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Mac OS X Pocket Guide, Second Edition by Chuck Toporek

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Chapter 4. Mac OS X Unix Basics

This part is a basic introduction to show new users the Unix side of Mac OS X. Specifically, this section will cover:

  • Configuring and using the Terminal

  • Command-line editing with tcsh

  • Additional shell commands, such as bindkey, defaults, and open

  • Basic Unix commands

You don’t have to venture into the command line if you don’t want to, but it’s easy to be seduced by its power, as this part shows you a glimpse at what’s possible with just a few easy keystrokes.

Configuring and Using the Terminal

The Terminal application (/Applications/Utilities) is your interface to Mac OS X’s Unix shell. The Terminal can be used for everything from creating new directories (folders) and files to launching applications, and from managing and monitoring your system to programming and tweaking your system preferences.

Terminal Settings

This section offers advice on how to configure the settings for your Terminal. Previously, you would use Terminal Preferences to configure the Terminal’s settings. However, with Jaguar, you’ll need to use File Show Info and change the settings from the Terminal Inspector window via the pull-down menu at the top of the window.

Change the style of the cursor?

Display & Cursor Style (Block, Underline, Vertical Bar).

Stop the cursor from blinking?

Display Cursor Style Deselect Blinking Cursor.

Change the background color and font colors of the Terminal window?

Color click on the color selection boxes next to Background, Cursor, Normal Text, Bold Text, and Selection to open another window with the color wheel, which allows you to change and select a different color and even the transparency of the Terminal window.

Assign a different title to the Terminal window?

Window Title.

Assign a different title to the current Terminal window?

With an open Terminal window, select File Set Title (Shift-

Terminal Settings

-T). The Terminal Inspector window will open with Window selected in the pull-down menu. Enter a new title for the window in the Title field and hit Return or Tab to change the title of the current window.

Specify the number of lines a Terminal window can contain in the scrollback buffer?

Buffer Buffer Size. You can either specify a number of lines in the field provided (10,000 lines is the default), or select from an unlimited scrollback or no scrollback at all.

Set the Terminal’s emulation mode to VT100?

Emulation Strict VT-100 keypad behavior.

Close the Terminal window after I’ve exited?

Shell When the shell exits (select from either “Close the window” or “Close only if the shell exited cleanly”).

Where is the history file for the shell?

It’s located in your home directory as .tcsh_history. The history file keeps track of recently entered commands, which you can recall in a variety of ways, the easiest of which is to use the Up or Down Arrows to go back or forward in the history file, respectively.

Where is the shell’s configuration file located?

In /usr/share/tcsh/examples/rc.

Can I create a customized shell environment that’s different from the one used by other users on the system?

Yes, but read and follow the instructions in the README file located in /usr/share/tcsh/examples.

Keyboard Shortcuts

Table 4-1 lists the keyboard shortcuts that can be used with the Terminal application.

Table 4-1. Keyboard shortcuts for use with the Terminal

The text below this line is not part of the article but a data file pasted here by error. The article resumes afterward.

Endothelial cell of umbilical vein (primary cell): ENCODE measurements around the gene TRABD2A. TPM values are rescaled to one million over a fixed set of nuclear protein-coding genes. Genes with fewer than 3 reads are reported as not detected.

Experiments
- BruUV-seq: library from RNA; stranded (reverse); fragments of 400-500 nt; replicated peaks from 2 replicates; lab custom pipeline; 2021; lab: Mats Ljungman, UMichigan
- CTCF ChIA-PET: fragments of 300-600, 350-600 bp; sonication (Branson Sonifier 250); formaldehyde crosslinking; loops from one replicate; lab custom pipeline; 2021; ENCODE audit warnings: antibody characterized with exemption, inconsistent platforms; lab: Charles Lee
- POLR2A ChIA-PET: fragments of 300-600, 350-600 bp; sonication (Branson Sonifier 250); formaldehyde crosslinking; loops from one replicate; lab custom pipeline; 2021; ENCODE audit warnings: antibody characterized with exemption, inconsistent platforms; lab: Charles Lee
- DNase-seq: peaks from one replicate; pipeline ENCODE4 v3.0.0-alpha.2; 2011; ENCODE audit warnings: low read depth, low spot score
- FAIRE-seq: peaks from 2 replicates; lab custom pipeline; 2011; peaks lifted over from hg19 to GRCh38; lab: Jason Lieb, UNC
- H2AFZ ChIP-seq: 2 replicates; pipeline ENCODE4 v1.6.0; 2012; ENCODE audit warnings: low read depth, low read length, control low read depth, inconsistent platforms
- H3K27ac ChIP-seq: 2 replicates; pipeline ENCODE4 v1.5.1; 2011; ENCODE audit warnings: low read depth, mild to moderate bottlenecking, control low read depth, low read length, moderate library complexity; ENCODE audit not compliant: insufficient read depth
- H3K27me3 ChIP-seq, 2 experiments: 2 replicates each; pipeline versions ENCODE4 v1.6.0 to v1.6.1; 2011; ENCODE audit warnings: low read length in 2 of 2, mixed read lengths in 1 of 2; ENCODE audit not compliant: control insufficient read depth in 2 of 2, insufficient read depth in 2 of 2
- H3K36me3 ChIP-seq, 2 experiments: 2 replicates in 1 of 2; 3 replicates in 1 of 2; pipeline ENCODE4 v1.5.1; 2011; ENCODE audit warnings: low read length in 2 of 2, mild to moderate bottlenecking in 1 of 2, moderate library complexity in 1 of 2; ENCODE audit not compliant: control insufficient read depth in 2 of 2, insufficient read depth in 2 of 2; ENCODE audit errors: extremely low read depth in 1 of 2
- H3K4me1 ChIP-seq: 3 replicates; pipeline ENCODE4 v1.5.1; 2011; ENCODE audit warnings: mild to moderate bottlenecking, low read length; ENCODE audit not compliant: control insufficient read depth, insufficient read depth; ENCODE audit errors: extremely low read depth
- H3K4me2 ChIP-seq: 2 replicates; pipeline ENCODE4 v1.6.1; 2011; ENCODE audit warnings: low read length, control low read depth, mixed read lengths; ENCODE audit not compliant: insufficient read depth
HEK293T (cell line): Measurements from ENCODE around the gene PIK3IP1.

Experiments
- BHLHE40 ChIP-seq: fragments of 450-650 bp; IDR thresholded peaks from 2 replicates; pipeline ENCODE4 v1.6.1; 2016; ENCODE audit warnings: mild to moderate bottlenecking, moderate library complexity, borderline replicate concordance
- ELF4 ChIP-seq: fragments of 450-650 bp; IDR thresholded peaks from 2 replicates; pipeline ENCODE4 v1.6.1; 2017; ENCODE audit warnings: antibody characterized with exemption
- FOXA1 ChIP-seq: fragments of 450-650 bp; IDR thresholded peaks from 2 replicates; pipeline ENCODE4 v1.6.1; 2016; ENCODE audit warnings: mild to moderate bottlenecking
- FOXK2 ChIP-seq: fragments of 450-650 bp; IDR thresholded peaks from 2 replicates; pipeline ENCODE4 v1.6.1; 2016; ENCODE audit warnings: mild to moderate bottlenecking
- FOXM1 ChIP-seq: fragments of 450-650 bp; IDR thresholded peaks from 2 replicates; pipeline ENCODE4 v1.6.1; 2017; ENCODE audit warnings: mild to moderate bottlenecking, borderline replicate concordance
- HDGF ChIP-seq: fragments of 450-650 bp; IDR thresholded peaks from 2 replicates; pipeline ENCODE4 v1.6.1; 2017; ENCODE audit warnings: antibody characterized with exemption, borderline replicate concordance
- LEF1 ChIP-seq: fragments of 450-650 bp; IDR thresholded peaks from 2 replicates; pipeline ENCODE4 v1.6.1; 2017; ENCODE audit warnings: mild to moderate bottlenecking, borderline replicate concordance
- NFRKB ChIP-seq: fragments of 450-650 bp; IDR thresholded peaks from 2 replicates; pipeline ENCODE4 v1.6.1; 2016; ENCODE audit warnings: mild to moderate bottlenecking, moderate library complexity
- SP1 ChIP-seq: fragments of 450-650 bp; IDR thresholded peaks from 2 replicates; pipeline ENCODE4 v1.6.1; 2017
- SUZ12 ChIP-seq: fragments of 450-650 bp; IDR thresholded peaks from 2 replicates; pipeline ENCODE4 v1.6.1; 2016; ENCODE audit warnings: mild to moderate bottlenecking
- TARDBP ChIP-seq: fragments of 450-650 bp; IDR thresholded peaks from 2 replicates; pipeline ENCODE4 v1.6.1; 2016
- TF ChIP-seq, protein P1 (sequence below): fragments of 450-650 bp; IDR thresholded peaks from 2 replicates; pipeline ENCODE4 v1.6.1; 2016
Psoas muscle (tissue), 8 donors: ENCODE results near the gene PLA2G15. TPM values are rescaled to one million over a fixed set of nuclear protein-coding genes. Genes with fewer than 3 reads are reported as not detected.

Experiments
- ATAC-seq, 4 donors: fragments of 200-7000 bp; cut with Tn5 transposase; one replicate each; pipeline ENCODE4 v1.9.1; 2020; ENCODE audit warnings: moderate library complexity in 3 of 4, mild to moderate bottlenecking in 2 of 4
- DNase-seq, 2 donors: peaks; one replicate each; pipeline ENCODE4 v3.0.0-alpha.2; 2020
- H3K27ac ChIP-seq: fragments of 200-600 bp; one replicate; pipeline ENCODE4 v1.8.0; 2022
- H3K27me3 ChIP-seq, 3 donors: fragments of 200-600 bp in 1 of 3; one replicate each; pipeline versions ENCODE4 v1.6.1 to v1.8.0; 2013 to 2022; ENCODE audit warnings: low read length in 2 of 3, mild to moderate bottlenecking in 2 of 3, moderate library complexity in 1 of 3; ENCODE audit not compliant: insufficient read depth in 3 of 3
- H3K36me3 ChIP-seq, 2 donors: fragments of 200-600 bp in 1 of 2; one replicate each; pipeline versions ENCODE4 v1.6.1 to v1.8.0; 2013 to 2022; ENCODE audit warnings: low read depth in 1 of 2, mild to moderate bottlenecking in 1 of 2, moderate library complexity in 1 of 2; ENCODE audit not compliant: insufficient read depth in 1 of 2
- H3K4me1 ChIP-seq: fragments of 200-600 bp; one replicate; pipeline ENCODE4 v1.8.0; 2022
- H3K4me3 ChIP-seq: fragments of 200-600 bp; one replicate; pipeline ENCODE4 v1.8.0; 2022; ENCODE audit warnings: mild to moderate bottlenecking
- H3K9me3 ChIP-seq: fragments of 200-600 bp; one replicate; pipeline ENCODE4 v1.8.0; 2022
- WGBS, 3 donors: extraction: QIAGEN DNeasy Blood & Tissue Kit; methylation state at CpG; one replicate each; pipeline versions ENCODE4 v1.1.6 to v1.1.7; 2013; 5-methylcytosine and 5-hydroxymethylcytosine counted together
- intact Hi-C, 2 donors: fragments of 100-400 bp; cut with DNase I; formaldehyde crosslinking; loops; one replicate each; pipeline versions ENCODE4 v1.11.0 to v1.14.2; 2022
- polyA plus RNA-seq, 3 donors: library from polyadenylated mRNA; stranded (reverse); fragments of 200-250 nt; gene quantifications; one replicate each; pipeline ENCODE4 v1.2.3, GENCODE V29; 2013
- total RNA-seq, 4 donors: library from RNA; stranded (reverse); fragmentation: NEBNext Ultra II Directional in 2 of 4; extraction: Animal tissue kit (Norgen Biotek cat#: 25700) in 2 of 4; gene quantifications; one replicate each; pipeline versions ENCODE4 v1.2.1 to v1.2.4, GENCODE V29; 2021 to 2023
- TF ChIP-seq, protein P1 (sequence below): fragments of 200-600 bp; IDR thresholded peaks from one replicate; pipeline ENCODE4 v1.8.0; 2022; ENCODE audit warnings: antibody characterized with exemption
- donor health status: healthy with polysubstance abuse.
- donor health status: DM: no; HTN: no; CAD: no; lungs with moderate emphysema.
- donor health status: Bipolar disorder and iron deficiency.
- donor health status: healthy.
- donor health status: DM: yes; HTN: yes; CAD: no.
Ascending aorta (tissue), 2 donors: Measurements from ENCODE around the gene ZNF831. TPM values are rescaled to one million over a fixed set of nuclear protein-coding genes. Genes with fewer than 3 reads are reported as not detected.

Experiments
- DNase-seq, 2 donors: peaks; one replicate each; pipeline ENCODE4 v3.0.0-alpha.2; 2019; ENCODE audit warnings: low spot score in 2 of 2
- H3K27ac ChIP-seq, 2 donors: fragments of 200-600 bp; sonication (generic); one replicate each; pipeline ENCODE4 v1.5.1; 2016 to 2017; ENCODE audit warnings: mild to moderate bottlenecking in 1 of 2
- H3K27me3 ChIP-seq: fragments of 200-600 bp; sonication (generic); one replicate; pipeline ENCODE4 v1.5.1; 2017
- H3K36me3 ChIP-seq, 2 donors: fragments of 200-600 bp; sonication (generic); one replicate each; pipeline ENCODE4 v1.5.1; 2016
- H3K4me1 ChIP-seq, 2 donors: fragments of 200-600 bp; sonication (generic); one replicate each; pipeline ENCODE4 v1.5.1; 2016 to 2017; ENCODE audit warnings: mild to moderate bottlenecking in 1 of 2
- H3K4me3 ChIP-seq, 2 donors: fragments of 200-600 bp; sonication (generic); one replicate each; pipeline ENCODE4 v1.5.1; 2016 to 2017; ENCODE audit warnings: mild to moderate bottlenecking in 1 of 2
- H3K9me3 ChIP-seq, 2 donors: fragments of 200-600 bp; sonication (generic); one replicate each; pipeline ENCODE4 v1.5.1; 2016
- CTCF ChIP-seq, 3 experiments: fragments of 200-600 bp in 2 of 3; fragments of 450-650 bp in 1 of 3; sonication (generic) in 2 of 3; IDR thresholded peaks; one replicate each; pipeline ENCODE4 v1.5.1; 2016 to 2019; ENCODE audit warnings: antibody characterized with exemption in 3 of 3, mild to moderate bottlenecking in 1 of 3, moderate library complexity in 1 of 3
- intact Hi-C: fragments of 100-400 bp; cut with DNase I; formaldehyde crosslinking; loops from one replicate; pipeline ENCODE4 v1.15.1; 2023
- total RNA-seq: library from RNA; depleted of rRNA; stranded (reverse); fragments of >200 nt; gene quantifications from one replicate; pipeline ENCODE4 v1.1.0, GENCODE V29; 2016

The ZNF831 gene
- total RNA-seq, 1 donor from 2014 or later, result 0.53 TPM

Key command

Description

Keyboard shortcuts for use with the Terminal

-. (period)

Terminate process (same as Control-C, the Unix interrupt command)

Keyboard shortcuts for use with the Terminal

-Up Arrow

Scrolls up one line at a time

Keyboard shortcuts for use with the Terminal

-Down Arrow

Scroll down one line at a time

Keyboard shortcuts for use with the Terminal

-Left Arrow

Go to previous Terminal window

Keyboard shortcuts for use with the Terminal

-Right Arrow

Go to next Terminal window

FN-Up Arrow

Scroll up one screen at a time

FN-Down Arrow

Scroll down one screen at a time

FN-Left Arrow

Scroll backward to the top of the screen

FN-Right Arrow

Scroll forward to the bottom of the screen

Keyboard shortcuts for use with the Terminal

-A

Select all the text in the Terminal window, including the scrollback

Shift-

Keyboard shortcuts for use with the Terminal

-C

Use to open or close the Colors window

Keyboard shortcuts for use with the Terminal

-I

Open the Terminal Inspector, which allows you to change some of the Terminal’s settings

Keyboard shortcuts for use with the Terminal

-K

Clear all the information from the Terminal window, disabling scrollback (this is different and more extensive than the clear command, described later)

Keyboard shortcuts for use with the Terminal

-N

Open new Terminal window

Shift-

Keyboard shortcuts for use with the Terminal

-N

Run a command in a new Terminal window

Keyboard shortcuts for use with the Terminal

-S

Save the settings of the Terminal window as a .term file

Shift-

Keyboard shortcuts for use with the Terminal

-S

Save the settings of the Terminal window as a differently named .term file

Option-

Keyboard shortcuts for use with the Terminal

-S

Save the contents of the Terminal window, including any scrollback, as a text file

Shift-Option-

Keyboard shortcuts for use with the Terminal

-S

Save any selected text in the Terminal window as a text file

Keyboard shortcuts for use with the Terminal

-T

Open the Font panel so you can change the Terminal’s default font settings, including the font family, size, and color

Keyboard shortcuts for use with the Terminal

-number

Switch to a different Terminal window, based on its number

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